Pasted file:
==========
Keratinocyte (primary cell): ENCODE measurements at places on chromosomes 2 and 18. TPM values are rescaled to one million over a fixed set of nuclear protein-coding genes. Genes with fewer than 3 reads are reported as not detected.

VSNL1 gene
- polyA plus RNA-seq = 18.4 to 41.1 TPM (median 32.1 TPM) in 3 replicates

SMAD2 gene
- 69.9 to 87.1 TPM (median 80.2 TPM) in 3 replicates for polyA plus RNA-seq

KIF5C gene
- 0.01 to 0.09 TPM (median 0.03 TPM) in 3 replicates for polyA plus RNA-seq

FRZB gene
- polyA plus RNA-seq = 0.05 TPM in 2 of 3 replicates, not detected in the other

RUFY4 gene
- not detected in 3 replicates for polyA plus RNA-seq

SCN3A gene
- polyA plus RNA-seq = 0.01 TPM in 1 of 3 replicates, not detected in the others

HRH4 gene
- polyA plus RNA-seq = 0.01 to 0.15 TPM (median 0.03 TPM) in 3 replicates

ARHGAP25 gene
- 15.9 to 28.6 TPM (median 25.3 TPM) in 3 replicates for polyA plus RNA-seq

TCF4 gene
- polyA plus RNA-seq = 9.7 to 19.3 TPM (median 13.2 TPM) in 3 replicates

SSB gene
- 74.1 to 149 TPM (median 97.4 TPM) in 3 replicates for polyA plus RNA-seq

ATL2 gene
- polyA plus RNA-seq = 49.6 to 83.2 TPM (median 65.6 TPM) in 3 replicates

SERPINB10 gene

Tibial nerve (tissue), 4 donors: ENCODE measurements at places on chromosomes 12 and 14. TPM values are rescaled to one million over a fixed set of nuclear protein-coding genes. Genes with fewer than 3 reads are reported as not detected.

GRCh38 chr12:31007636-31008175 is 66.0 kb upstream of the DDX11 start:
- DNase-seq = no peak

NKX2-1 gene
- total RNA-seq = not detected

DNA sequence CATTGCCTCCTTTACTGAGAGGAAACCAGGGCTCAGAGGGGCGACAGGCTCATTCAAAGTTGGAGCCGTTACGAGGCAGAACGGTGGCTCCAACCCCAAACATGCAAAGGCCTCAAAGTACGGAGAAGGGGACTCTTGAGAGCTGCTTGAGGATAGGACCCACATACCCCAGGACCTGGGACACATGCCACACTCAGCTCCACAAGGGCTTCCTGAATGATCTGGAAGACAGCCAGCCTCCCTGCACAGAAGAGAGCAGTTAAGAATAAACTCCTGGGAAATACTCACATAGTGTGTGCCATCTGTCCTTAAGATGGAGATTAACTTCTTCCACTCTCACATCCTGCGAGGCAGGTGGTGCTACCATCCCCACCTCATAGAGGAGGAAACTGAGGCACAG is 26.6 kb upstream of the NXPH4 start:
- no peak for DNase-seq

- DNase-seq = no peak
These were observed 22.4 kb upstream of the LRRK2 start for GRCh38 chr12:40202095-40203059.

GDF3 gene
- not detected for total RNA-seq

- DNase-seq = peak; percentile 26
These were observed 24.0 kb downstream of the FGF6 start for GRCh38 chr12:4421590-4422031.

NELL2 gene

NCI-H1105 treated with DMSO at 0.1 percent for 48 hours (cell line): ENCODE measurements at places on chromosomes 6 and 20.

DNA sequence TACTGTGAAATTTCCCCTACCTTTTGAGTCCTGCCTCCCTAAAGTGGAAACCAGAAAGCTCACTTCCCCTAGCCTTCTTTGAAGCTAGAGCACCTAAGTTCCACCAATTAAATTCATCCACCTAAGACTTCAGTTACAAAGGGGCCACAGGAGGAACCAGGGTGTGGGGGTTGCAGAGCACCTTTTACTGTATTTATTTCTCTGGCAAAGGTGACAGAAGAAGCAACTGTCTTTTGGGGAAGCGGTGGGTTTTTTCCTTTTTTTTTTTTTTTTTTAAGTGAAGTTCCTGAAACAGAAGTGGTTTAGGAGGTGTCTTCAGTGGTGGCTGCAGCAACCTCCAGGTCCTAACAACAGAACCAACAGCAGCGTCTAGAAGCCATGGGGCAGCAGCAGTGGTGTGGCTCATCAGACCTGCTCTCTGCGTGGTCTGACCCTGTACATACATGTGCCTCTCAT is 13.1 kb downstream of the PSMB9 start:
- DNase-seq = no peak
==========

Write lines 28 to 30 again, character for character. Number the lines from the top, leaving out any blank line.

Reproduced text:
NKX2-1 gene
- total RNA-seq = not detected

DNA sequence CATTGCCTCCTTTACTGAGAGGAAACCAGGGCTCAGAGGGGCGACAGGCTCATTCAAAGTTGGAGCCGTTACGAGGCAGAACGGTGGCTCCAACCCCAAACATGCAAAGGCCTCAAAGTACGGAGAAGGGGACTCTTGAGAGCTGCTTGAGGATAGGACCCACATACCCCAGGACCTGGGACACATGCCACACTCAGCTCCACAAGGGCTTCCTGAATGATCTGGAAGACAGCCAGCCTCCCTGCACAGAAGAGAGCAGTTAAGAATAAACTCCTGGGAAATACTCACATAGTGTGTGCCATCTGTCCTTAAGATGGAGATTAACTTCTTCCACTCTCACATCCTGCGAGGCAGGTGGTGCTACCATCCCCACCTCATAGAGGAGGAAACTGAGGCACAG is 26.6 kb upstream of the NXPH4 start: